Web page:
The foundation of the São Paulo School of Nursing, however, did not reject the American model of teaching that historically pervaded professional training. From the start, the novel School of Nursing was linked to a hospital institution (Hospital das Clínicas) and higher education (Faculty of Medicine). Since training focused on medical clinic work and the administration of nursing services, the School of Nursing was organized on a curriculum structured by previously disregarded disciplines, for example, those focused on mental health. The practical activities for the course´s minimum curricular structure included the study of clinical medicine, tropical diseases, urban and rural collective health and psychiatric nursing, as part of the teaching, research and extension activities of the new nursing center in post-1930 Brazil (SOUZA CAMPOS; OGUISSO, 2013SOUZA CAMPOS, Paulo Fernando de; OGUISSO, Taka. Enfermagem no Brasil: formação e identidade profissional pós-1930. São Caetano do Sul: Yendis, 2013.).

The space dedicated to clinical medicine was enhanced in the School´s training with regard to teaching resources and contents of disciplines. Lectures, especially the specific ones, were given by professors of the Faculty of Medicine and internships were held in state hospitals, such as the Hospital das Clínicas and Santa Casa de Misericórdia in the cities of Santos and São Paulo, and at Hospital do Juquery. The above actually underscored practical knowledge on what was more technical and modern in the period. The practical activities and theoretical bases that underpinned the teaching by the School of Nursing were a replica of the North American teaching pattern, albeit featuring new dimensions.

Modernity reflected investments in hospital technology that structured the complex Faculty of Medicine, Hospital das Clínicas and Instituto de Higiene de São Paulo, coupled to new techniques, materials and educational resources brought from the USA by Edith de Magalhães Fraenkel who was appointed to organize and head the School of Nursing of São Paulo with the consulting stance of Ella Hansenjaeger. All these factors multiplied possibilities of access to the most modern standards of care, teaching, research and extension in the field of care/care-giving, whose scope projected the School onto Latin America. On July 17, 1943, the headlines of the newspaper A Gazeta were “In São Paulo, the largest Nursing School in South America”.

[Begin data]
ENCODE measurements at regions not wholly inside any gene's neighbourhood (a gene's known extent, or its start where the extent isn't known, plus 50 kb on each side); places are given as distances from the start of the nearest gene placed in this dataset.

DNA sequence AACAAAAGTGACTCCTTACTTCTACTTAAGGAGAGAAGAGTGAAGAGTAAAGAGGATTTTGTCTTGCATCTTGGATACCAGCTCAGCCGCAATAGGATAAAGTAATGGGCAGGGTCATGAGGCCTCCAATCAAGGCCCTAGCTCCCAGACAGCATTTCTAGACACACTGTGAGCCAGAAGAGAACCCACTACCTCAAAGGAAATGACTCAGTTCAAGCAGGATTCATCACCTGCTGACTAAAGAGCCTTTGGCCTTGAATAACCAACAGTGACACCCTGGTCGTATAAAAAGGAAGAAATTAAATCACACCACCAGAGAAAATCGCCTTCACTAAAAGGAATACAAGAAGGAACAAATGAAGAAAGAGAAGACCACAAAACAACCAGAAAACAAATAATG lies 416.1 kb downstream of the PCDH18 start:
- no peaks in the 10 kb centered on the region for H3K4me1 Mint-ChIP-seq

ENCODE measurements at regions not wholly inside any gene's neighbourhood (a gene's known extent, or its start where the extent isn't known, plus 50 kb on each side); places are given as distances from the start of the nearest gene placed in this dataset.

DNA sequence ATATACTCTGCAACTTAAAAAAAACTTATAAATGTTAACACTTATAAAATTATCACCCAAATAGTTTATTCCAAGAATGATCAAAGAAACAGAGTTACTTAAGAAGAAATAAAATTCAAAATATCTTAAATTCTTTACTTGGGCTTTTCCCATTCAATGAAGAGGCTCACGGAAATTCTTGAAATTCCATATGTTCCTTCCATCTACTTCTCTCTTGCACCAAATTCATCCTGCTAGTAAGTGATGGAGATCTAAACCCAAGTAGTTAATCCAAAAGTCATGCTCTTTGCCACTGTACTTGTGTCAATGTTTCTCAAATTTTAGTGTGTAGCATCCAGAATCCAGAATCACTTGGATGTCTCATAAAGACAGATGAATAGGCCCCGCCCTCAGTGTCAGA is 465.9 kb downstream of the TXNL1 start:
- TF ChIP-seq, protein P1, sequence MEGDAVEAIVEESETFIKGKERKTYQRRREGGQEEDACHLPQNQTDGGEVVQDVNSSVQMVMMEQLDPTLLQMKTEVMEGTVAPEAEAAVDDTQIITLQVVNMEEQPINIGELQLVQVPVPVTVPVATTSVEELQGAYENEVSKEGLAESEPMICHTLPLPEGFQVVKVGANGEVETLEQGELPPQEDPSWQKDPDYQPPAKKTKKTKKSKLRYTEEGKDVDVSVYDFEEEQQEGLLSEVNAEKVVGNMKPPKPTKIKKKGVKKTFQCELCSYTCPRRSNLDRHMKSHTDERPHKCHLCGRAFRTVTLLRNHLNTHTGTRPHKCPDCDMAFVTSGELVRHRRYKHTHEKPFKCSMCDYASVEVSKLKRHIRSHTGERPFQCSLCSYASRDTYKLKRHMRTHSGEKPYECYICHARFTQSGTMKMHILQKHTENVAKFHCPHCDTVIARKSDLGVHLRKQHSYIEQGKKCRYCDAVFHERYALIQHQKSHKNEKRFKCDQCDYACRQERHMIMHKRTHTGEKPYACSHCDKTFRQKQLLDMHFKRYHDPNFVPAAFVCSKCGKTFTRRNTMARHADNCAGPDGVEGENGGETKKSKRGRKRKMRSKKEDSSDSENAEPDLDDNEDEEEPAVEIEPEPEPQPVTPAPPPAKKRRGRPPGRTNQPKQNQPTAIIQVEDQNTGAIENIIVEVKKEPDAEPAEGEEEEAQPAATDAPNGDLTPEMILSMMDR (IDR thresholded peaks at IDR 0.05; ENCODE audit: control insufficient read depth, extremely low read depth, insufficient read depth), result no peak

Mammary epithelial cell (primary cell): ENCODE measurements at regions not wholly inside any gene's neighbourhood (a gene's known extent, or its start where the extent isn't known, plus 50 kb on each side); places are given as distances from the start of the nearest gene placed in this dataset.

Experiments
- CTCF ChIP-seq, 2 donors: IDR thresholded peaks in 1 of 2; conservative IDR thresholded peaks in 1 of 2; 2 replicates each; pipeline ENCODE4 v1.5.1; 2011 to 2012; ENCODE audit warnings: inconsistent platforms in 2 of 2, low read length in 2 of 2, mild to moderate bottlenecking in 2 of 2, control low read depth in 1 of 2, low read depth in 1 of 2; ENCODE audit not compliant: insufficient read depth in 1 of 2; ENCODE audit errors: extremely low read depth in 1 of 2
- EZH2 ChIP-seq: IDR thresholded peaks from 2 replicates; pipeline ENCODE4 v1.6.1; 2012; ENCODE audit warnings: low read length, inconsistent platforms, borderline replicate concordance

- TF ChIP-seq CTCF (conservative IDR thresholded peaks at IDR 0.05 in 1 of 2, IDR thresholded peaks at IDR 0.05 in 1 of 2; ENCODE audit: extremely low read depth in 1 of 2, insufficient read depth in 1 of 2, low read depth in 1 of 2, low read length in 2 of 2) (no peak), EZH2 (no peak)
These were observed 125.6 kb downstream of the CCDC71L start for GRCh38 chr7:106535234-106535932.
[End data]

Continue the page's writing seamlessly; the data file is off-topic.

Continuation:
CURRICULUM GUIDE: THE RENEWED NURSING TEACHING IN BRAZIL

The curriculum of the School of Nursing of São Paulo was structured on the handbook Fundamentals of a Good Nursing School, first published in 1936 by the National League of Nursing Education, in New York, with its second edition translated and published in Brazil, in 1951, by Sesp. The handbook’s second edition was revised by a special committee chaired by Stella Goostray and published in the USA in 1942. The handbook was translated into Portuguese, in 1951, by Haydée Guanais Dourado, former director of the School of Nursing of the University of Bahia, and by Celina Viegas, former director of the Hermantina Beraldo School of Nursing in Juiz de Fora, Minas Gerais.

The handbook, organized in chapters, had, as its model reference, the Curriculum Guide for Nursing Schools published under the title A Curriculum Guide for Schools of Nursing, first published in 1917, revised and published in 1927, with the third and last revision published in 1937. The final text was prepared and published by the Curriculum Commission of the National League of Nursing Education. The same reference was used for the regulation of nursing education in Brazil, Act 775 of 1949, which dealt on the course curriculum, its 36-month duration, full high school course. It also acknowledged the category of nursing assistant, with an 18-month training course.